It worked out really, really well for me. I finished after 2 years. A couple of years later, I was elected to go on the board of the alumni counsel. More opportunities, and it was actually one of the best years of my life. I missed four wedding, of which three of them were big Indian weddings. And I'll never be forgiven by aunts and uncles where I missed the weddings. But, it's pretty brutal. It was a huge time commitment. But again, the only thing I'd say is that I should have done it earlier because it really changed the rest of my life. For me, it was like undergoing refractive surgery. I was a -4.00 D, and I became a plano after it.
Gary: You saw things differently.
Jai: You see things differently. Exactly.
Gary: So, you used that pretty, I would imagine, pretty immediately in your practice. You became pretty involved, as I understand, in your surgery center and also in hospital leadership. What were some of the things, maybe as you finished your MBA and you started looking at things with fresh eyes, what are the things that you saw in your surgery center that were the biggest no-brainers, that just seemed completely missed by your physician colleagues maybe that didn't have the same business background?
Jai: You know, we all took the Hippocratic Oath time and time again. Sometimes we lose a focus of why we’re all here: to take care of patients. Now, that may sound mushy, Gary. But, at the end of the day, that's what it's all about. So, really reviving that patient experience, the patient journey, marketing towards that, reducing overhead. It's funny because I was giving so many talks a year for myriad companies on products and disease management issues. I would close the deck and go off the podium and have dinner with colleagues and then talk about overhead management, whether it's in your practice or the surgery center or the hospital. All these simple things, like just shutting off the light and not ordering from certain vendors and ordering from other vendors, watching the books, watching that P and L every week. There are a lot of folks that you and I admire tremendously, who we think have a business sense because they have large volumes; however, they do a very poor job. In fact, doctors in general do a very poor job in overhead management.
So, for me, growing up in a value-oriented family, my parents probably had more money than they let on. We always acted, not frugally, but value-oriented. So, taking that from business school, learning some skill sets, and applying it to the real world and calculating NPV and doing a SWAT analysis, things that you learn in business school, that you don't need an MBA. Usually, MBA screws things up. But, for me, because I was still practicing, is the ability for me to really be part of leadership on a really quick level. I became head of R&D at the hospital level, with all departments, all specialties. Instead of just speaking, I started consulting for a lot of CEOs, SVPs, and VPs that really wanted to know how to elevate their game and get to the next level of engagement with customers and KOLs.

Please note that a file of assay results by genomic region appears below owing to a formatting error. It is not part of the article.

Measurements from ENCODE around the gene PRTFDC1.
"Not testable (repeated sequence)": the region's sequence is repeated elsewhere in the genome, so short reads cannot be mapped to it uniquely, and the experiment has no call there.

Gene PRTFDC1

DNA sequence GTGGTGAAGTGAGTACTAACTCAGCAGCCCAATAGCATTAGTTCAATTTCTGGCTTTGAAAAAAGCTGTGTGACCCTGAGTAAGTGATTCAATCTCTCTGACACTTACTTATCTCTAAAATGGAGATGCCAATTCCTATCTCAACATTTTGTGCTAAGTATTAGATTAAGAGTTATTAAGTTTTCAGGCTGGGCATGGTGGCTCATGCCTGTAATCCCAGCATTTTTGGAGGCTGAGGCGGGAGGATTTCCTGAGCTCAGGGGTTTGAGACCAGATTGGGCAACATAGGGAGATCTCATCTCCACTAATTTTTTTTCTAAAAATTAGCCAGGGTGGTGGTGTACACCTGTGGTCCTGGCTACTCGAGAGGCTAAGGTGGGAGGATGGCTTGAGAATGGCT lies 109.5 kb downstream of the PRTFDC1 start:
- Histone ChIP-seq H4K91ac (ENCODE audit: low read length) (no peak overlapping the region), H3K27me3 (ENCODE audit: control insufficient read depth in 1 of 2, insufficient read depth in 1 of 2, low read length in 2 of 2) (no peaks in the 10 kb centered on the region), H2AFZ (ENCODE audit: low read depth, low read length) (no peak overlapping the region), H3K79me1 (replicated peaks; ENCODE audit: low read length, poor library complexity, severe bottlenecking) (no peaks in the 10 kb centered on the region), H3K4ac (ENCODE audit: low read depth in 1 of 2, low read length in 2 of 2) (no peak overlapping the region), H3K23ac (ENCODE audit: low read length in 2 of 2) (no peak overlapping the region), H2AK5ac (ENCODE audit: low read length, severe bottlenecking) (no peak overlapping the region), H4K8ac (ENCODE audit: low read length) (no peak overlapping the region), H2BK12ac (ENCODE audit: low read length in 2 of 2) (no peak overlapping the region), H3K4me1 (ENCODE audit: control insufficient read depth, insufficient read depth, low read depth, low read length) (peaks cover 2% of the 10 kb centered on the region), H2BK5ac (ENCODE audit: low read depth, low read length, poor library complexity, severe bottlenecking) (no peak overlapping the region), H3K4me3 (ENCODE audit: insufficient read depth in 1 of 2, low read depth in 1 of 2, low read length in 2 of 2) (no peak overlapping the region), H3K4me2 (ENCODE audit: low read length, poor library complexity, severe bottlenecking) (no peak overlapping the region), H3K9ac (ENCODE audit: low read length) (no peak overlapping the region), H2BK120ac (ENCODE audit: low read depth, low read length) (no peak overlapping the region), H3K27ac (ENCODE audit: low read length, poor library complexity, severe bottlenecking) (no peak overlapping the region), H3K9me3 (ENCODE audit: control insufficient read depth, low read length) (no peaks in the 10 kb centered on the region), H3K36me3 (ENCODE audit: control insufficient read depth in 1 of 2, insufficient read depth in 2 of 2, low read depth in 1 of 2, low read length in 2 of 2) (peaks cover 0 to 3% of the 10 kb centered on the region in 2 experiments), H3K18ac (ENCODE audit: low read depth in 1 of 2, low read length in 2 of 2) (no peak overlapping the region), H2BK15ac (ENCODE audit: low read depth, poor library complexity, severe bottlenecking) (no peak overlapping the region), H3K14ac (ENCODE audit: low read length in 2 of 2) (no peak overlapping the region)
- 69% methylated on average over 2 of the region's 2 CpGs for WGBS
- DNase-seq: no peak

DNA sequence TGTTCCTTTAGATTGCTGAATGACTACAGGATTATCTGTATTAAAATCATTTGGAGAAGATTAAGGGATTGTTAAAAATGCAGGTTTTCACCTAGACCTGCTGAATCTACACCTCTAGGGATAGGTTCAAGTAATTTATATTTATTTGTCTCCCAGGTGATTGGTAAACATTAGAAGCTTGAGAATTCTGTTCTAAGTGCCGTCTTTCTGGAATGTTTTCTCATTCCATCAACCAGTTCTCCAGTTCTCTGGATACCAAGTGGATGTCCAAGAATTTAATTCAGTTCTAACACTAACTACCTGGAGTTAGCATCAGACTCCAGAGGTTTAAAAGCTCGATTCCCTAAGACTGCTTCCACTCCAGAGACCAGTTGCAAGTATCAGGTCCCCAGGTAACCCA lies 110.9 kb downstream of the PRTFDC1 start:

That was a really fun time in my life for me, the next several years. I really enjoyed it. I sort of was someone that no one ever thought about but quickly became part of some big ad boards, those growing ad boards, training programs both in medical affairs and commercial, not only even domestically but worldwide. As I learned about that and that skill set, I became pretty good at it. Just like doing a complex cataract, after a while it becomes a no-brainer at 2:00 in the morning.
Gary: Yeah, that's interesting. The thing I want to dive into a little bit is overhead management because that is one thing that is so vitally important and it gets almost no airtime, especially with regard to its level of importance. Thankfully, my partner, Lance Ferguson, just has an incredible mind. He went to Duke as well; he was a Duke math major. So, I'm surrounded by Duke alums everywhere I turn, it seems. That's OK, great people. Regardless, he has driven home to me the whole concept of cost per case. Every dollar you don't spend in terms of overhead is a dollar that you either get to give to an employee in a bonus, you get to give them better wages, you get to hire better people and keep better people, or at the end of the day that dollar goes into your pocket.
So, the one thing that we know is that reimbursement rates are generally going to go down. But the way you fight against that is constantly trying to get your vendors to be competitive, to look at other quotes, look at the cost of goods. I did a cost-of-goods analysis as part of just him training me to look at the practice. It was a very good exercise. I went through every dollar our practice spent on fixed goods, from Kleenex to Lysol wipes to alcohol pads. Everything we purchased, I put into a spreadsheet and had to put together an analysis of where we could actually save some money based on some spending habits of some of our staff. It was interesting that it was such a, relatively speaking, very low amount that was purchased on cost of goods, outside of the medical cost of goods. But it was still a really good habit to get into to look at every dollar and where it's spent and see if you can find better ways to do that.